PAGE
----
Automation world doubles as ABB rebounds

May 17, 2005
With eyes firmly fixed on it’s largest market, ABB exercises its competitive muscle.

By Walt Boyes, Editor in Chief

ABB's AUTOMATION MANAGEMENT staff met the press at ABB Automation World in April. Dinesh Paliwal, who not only is the head of ABB's global automation business, but also head of ABB's businesses in the Americas, and a member of the ABB Executive Committee, was first up. Paliwal repeated over-and-over his mantra that ABB is in North America. He emphasized that he has personally has moved to Connecticut, moved ABB automation’s global headquarters there, that ABB Americas business unit headquarters was moved to Connecticut, and that ABB understands the North American market is home to the company’s largest installed base.

This is a huge change from just a few years ago, when everything ABB did in North America was calculated to make operations run from Switzerland. And it shows. Paliwal noted that ABB has posted nine straight quarters of both revenue and profit growth ending Q4 of 2004. He indicated that the first quarter results for 2005, which had not yet been released, would have no surprises.

Paliwal noted that the ABB breadth of product line is matched by nobody except maybe Siemens, and that's true when you add in the powergen product lines.

Of course, Emerson makes motors and controls for the power industry too, don't forget. And Emerson Process Management is the big tail that wags the Emerson dog, amounting to over 20% of corporate revenues and earnings. Paliwal claimed double-digit growth in North America in 2004, 21% vs. "3–4% for the market as a whole."

Next up was Greg Scheu, senior vice president for automation products. He’s responsible for drives, motors and instrumentation products. According to Greg, 2004 was the first full year return to profitability for the instrumentation group since the consolidations that killed ABB's heritage brands like Taylor, Fisher and Porter, K-Flow, Kent and all the others.

The drives business is growing at 3–4 times the market, which should make Siemens nervous. When asked, Scheu admitted that "Maybe we were a little in advance of the market" in getting rid of the hugely successful brand names they acquired. They've decided to go back and try to rebuild the continuity to save whatever brand identity they have left.

Roger Bailey, his opposite number for Process Automation (ABB's systems business) was even more blunt. "To be honest," he said, "until the introduction of the System800xA last year, I think many of our employees were reluctant to admit that the Mod, Harmony, and other products were really ours, because they didn't know how we were going to handle legacy systems. Now they know, and I think you will see a change."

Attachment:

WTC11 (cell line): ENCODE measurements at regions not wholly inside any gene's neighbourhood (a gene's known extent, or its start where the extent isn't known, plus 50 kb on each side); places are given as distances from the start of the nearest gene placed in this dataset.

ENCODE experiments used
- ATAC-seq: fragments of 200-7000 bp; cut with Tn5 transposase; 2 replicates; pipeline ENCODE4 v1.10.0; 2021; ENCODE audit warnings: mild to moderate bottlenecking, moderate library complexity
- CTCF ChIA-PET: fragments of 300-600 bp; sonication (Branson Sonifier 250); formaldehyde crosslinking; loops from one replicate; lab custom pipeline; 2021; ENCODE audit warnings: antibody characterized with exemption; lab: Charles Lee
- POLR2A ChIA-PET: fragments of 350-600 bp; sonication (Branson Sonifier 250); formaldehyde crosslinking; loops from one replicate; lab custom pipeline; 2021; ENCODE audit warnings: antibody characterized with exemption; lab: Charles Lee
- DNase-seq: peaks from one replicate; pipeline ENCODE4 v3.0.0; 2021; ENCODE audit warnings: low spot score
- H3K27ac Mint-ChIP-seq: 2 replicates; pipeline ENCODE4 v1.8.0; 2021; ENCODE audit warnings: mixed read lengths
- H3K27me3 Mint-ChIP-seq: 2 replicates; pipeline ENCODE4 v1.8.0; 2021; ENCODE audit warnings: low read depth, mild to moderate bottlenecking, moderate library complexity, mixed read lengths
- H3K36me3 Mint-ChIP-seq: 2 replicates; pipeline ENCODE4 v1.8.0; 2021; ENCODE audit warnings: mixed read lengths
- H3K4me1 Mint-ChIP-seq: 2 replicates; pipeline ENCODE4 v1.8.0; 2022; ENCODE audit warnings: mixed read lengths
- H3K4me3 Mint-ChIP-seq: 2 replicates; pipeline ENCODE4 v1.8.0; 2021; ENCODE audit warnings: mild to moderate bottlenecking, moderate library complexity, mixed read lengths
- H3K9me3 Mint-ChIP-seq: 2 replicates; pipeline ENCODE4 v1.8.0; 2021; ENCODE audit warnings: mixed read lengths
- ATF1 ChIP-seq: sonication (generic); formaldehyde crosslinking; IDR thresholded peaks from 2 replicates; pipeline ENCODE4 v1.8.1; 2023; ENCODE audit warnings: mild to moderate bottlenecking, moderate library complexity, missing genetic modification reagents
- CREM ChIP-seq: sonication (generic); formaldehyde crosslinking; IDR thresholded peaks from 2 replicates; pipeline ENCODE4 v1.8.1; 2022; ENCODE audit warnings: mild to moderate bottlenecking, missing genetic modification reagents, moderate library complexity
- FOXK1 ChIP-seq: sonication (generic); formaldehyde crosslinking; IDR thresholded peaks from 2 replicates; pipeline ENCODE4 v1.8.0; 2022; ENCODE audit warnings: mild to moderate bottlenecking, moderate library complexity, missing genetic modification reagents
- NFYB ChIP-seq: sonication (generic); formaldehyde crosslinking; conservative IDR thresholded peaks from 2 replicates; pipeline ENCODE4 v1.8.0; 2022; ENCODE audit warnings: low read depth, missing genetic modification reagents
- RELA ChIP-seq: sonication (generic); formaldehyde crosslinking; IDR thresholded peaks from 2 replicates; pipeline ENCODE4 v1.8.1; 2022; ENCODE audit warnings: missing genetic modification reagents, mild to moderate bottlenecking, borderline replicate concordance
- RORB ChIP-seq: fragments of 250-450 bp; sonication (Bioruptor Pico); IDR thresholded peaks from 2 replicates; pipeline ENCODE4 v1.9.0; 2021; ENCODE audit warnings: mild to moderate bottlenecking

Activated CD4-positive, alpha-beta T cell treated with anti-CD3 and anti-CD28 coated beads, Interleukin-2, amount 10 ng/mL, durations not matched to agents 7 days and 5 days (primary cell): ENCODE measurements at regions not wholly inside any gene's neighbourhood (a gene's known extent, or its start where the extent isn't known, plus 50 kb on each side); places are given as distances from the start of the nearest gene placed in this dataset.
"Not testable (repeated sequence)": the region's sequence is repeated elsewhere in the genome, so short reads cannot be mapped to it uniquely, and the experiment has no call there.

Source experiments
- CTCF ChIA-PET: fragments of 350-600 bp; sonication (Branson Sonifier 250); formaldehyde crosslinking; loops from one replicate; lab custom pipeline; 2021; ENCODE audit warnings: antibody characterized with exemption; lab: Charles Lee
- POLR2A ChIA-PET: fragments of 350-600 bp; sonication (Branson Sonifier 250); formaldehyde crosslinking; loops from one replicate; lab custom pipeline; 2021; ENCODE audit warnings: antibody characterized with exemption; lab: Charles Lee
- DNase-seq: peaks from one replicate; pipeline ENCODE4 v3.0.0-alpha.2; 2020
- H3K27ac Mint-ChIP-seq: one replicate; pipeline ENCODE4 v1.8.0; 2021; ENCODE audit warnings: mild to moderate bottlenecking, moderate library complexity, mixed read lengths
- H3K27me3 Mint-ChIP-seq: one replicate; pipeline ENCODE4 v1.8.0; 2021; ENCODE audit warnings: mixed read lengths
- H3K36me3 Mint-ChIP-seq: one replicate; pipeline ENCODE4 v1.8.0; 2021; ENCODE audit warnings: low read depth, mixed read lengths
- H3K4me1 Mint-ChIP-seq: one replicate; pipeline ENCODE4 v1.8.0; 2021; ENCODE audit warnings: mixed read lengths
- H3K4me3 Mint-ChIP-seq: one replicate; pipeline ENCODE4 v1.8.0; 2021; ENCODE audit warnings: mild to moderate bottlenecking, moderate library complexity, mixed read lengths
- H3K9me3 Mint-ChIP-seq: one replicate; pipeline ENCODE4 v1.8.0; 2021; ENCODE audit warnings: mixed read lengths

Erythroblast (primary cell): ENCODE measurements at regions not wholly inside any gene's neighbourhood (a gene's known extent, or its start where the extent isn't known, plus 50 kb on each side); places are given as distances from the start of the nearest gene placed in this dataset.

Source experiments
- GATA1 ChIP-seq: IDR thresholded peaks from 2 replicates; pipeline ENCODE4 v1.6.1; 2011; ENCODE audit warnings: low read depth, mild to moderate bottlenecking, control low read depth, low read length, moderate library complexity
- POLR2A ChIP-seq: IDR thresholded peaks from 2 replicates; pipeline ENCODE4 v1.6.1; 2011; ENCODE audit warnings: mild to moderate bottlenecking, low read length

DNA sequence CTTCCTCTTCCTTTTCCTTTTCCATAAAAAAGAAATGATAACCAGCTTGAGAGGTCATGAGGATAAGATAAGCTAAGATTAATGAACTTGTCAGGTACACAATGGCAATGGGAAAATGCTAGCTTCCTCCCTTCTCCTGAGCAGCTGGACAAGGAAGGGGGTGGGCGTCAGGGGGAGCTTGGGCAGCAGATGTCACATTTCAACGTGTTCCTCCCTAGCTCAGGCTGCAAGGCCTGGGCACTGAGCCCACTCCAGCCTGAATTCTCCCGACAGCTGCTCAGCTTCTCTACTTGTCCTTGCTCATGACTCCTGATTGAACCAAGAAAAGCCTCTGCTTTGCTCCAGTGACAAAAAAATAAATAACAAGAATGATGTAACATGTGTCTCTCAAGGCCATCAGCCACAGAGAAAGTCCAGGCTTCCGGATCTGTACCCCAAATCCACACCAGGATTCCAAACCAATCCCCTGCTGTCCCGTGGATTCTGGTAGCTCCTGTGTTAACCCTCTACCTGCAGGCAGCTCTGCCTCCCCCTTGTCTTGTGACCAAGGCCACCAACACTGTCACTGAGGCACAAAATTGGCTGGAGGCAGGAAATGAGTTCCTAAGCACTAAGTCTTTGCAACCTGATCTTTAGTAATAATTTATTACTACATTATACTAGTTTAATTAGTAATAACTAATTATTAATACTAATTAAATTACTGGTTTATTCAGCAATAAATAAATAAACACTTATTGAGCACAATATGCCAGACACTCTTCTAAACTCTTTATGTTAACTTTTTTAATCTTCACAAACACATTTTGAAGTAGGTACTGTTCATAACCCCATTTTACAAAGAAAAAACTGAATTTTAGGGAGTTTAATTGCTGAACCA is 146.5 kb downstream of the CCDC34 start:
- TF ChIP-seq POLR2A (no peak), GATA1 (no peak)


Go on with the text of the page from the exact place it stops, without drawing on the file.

Process automation, too, is growing "faster than the market." Who isn't? Every other big automation company is reporting the same thing, so somebody is either lying or losing market share. ABB believes that they are taking market share from the smaller players, the Tier-2 automation suppliers.

Interesting, the orders Roger Bailey reported on included several QC systems and a Technical Information System, using the System800xA platform. This bolsters ABB's claim that the System 800xA is more than a control system, that it is a platform for information management from the plant floor to the enterprise.

On large projects ABB is using its contracting division in Italy to compete with the traditional A/E firms and act as a full service MAC. MAC, is the TLA (Three-Letter Acronym) being sponsored by Emerson and Siemens, "Major Automation Contractor" ABB clearly has jumped on the bandwagon.

Bo Elisson, from ABB's biggest "niche" business, and group vice president of Manufacturing Automation reported on robots. Although he clearly differentiated himself from the "we are North America" drumbeat ("We are global because our customers are global," he said), he noted that the group did 35% of its business in North America in 2004, including several large refit projects in the automotive market. He also noted that the non-automotive share of his robot sales was up to 34%, mostly through partner sales, which increased 82% in 2004. Apparently robots aren't just for making cars anymore.

Winding down, the session focused on ABB's Performance Services business. Paliwal noted that ABB is "number one in performance services in Europe, and we want to bring that same skillset to the Americas." He described five pharma plants in Munich for which ABB does contract O&M and performance enhancement.This puts them squarely in Emerson's sights in the U.S. and Latin America. ABB, like Emerson, doesn't seek to run the plant, just the maintenance, calibration and operating performance aspects.